Travis Frederick is one of the best centers in the NFL, and an anchor for the Dallas Cowboy offensive line. This training camp, though, he’d missed practices while the team attempted to figure out why Frederick was suffering from regular stingers.

Now we know, and sadly, it’s a serious diagnosis. Frederick himself tweeted out a statement announcing he has been diagnosed with Guillain-Barre syndrome, an autoimmune disorder.

It’s obviously good news that he’s already responding to treatments. The disease is not a light matter, according to the National Institute of Neurological Disorders:

Guillain-Barré syndrome (GBS) is a rare neurological disorder in which the body’s immune system mistakenly attacks part of its peripheral nervous system—the network of nerves located outside of the brain and spinal cord. GBS can range from a very mild case with brief weakness to nearly devastating paralysis, leaving the person unable to breathe independently. Fortunately, most people eventually recover from even the most severe cases of GBS. After recovery, some people will continue to have some degree of weakness.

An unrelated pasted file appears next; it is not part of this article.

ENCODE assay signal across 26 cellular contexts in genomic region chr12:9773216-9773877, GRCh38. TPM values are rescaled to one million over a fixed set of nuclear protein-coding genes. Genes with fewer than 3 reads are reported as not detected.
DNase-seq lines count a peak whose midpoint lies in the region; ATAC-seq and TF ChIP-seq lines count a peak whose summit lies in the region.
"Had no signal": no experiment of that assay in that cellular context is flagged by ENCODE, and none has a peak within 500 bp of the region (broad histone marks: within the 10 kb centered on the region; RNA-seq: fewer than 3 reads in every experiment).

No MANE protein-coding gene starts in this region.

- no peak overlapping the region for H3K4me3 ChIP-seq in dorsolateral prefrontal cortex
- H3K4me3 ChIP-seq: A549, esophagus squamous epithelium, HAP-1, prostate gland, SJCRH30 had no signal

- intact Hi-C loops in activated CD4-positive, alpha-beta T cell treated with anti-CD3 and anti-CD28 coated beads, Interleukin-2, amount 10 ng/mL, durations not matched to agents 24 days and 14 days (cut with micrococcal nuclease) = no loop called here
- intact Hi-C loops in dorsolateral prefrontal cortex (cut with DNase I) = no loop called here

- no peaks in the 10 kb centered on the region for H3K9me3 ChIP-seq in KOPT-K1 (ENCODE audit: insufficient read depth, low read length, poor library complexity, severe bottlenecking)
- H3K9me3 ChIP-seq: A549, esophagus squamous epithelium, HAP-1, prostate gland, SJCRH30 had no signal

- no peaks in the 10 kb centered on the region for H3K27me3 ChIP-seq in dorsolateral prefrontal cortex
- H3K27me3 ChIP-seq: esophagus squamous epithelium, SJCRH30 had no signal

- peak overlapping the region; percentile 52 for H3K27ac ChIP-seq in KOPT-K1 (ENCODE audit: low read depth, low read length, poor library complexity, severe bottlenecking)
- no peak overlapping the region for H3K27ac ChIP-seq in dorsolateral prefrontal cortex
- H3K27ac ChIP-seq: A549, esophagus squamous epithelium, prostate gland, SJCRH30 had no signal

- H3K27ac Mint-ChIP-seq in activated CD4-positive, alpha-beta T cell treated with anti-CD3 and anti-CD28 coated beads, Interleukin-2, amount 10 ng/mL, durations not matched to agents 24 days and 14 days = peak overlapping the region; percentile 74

Guillain-Barré syndrome can affect anyone. It can strike at any age (although it is more frequent in adults and older people) and both sexes are equally prone to the disorder. GBS is estimated to affect about one person in 100,000 each year.

ESPN NFL reporter Todd Archer tweeted about his own experience with the disease:

Obviously, as Archer himself notes, the treatment and science has likely advanced quite a bit since 1987, but it’s obviously still a very serious matter, and one that will likely prevent Frederick from returning to the field any time soon. Hopefully he makes a full recovery as quickly as possible.

About Jay Rigdon

Jay is a writer and editor for The Comeback, and a contributor at Awful Announcing. He is not a strong swimmer.